6 Similarities In Vanity By Birago Diop And Piano And Drums By Gabriel Okara

We have seen and read both the poem Vanity by Birago Diop and the poem

Piano And Drums by Gabriel Okara, everyway2.blogspot.com has now

resolved to bring out some similarities found in both poems.



(1) The Poets Are Africans:

The author of the poem "Vanity", Birago Diop is a Senegalese poet born

1906. On the other hand, the author of the poem "Piano And Drums",

Gabriel Okara is a Nigerian poet born 1921.



(2) The Narrator In Both Poems Are Victims:

The speaker in the poem "Vanity" by Birago Diop is a victim of

nonchalance, negligence or disregard for cultural believes.

According to stanza 4:

"When our Dead come with their Dead

When they have spoken to us with their clumsy voices

Just as our ears were deaf

To their cries, to their wild appeals

Just as our ears were deaf"

On the other hand, the speaker in the poem "Piano And Drums" by

Gabriel Okara is a victim of dillema.

According to stanza 4:

"And I lost in the morning mist

Of an age at a riverside keep

wandering in the mystic rhythm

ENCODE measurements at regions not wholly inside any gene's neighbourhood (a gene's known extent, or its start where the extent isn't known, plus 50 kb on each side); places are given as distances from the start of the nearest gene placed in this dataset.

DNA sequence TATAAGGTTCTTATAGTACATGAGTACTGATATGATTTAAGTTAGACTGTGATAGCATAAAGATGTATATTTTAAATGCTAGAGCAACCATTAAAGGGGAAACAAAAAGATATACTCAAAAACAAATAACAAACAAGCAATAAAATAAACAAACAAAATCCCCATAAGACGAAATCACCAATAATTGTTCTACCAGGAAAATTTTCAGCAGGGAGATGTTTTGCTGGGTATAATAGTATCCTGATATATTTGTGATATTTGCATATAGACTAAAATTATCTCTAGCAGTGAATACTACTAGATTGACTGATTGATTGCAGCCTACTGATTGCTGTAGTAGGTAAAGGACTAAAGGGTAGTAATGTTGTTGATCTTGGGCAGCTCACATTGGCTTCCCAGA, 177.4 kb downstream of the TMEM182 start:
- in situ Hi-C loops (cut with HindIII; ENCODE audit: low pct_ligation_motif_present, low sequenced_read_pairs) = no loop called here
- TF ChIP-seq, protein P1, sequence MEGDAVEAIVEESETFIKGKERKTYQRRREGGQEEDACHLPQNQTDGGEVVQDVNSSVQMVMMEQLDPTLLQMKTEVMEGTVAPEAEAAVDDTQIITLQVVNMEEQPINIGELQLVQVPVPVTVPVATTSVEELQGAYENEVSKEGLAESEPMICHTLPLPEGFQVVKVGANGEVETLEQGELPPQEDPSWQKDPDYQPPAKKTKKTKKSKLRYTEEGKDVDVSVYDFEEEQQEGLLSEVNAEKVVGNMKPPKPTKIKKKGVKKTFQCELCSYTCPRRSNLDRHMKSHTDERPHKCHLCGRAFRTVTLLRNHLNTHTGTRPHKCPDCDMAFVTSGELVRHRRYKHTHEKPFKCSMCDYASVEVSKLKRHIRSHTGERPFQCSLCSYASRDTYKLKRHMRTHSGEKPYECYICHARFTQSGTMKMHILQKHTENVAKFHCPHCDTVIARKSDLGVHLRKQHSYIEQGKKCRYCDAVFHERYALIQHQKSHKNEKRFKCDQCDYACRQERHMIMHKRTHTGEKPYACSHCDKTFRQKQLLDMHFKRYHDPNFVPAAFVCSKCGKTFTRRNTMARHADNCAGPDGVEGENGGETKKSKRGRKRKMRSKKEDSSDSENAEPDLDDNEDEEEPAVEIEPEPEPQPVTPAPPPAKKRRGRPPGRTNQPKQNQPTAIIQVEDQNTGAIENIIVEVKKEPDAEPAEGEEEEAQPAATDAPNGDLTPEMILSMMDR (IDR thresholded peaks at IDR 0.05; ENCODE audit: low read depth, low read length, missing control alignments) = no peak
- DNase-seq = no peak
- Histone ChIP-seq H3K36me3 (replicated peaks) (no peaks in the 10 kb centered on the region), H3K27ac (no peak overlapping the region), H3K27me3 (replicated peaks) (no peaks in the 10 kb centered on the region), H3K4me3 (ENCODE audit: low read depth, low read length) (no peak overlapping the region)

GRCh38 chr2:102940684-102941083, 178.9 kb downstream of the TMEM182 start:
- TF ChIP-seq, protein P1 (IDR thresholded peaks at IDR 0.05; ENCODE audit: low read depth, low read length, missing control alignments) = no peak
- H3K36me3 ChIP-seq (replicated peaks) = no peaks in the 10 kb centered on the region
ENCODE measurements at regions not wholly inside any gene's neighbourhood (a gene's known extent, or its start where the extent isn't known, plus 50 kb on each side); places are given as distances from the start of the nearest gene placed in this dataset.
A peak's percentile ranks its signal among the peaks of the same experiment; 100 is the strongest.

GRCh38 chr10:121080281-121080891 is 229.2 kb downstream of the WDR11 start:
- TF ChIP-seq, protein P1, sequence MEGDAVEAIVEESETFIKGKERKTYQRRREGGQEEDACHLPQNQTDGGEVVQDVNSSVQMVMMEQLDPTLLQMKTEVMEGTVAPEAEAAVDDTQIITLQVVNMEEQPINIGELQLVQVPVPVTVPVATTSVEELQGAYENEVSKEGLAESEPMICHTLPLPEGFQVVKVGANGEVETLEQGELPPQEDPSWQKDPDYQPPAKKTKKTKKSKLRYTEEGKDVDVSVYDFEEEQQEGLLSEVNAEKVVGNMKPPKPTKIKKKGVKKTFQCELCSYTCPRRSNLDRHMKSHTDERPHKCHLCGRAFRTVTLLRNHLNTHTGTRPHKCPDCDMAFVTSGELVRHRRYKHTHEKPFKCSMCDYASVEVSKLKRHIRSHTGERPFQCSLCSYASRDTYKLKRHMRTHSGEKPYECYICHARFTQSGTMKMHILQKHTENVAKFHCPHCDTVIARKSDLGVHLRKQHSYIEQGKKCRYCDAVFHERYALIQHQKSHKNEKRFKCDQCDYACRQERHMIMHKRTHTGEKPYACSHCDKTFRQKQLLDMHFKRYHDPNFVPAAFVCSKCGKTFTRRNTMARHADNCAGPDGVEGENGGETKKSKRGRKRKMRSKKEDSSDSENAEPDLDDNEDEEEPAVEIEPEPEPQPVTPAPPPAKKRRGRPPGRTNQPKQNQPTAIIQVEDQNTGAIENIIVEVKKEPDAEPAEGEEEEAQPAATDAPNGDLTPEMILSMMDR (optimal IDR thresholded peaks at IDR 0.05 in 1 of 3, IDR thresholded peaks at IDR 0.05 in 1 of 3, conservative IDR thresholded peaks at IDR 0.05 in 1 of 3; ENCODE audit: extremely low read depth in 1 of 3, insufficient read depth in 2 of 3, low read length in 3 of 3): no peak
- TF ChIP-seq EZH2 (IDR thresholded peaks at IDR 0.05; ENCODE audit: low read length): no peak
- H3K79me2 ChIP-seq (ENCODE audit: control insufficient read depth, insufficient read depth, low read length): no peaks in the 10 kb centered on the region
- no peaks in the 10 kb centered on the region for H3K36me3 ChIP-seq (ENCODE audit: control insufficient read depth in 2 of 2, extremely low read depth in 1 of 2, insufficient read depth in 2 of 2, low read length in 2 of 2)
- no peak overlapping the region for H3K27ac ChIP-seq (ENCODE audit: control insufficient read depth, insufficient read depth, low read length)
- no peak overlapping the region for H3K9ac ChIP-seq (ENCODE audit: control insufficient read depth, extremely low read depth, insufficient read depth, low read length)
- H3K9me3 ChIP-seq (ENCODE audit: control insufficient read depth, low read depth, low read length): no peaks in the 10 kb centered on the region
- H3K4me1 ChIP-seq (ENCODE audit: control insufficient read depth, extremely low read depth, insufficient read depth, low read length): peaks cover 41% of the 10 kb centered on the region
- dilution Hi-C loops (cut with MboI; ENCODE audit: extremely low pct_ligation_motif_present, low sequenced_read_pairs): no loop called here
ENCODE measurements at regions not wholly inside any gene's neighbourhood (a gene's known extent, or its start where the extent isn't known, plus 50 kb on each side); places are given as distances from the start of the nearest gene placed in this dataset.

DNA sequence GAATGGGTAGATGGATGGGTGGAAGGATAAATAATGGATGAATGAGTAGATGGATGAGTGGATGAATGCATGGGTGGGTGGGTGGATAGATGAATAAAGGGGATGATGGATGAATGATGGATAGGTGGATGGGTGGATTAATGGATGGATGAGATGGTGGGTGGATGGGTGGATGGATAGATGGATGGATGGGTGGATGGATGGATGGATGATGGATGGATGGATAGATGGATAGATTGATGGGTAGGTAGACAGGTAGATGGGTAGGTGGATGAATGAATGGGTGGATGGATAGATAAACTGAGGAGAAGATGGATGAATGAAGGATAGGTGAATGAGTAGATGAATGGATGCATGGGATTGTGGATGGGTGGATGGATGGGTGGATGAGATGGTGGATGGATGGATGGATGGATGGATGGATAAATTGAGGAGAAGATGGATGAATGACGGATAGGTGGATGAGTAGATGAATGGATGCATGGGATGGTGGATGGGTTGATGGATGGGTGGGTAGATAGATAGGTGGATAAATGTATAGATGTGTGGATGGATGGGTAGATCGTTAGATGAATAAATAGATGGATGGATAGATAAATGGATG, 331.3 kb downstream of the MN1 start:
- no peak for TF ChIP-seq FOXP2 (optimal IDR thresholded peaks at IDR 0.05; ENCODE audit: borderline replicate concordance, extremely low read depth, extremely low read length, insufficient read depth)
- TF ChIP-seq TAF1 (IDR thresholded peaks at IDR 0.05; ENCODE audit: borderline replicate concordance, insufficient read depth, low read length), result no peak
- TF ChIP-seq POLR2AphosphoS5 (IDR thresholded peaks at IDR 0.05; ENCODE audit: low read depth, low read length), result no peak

of jungle drums and concerto".



(3) Culture:

Both poems are nailing at the issue of culture. "Vanity" speaks of

the neglect of African culture, "Piano And Drums" speaks of two

conflicting behavioral culture which are symbolised as "Piano" and

"Drums".



(4) Nature:

Both poems partially refer to nature and natural things like river,

water, air, flower, panther, jungle, etc. In Vanity by Birago Diop "In

the air, on the water, where they have traced their signs" (line 21

and 24). In Piano And Drums by Gabriel Okara "When at break of day at

a riverside/ I hear jungle drums telegraphing" (line 1-2).



(5) Free Verse:

A poem void of specific rhyme pattern or rhythm is called a free

verse. Vanity by Birago Diop is a free verse with 6 stanzas. Piano And

Drums is a free verse with 4 stanzas.



(6) Poetic Devices:

In stances of simile, alliteration, and imageries are found in both

poems. In the poem "Vanity" there are simile in line 13, alliteration

in line 8, imagery in line 4. In the poem "Piano And Drums" there are

simile in line 4, alliteration in line 6, imagery in line 7.

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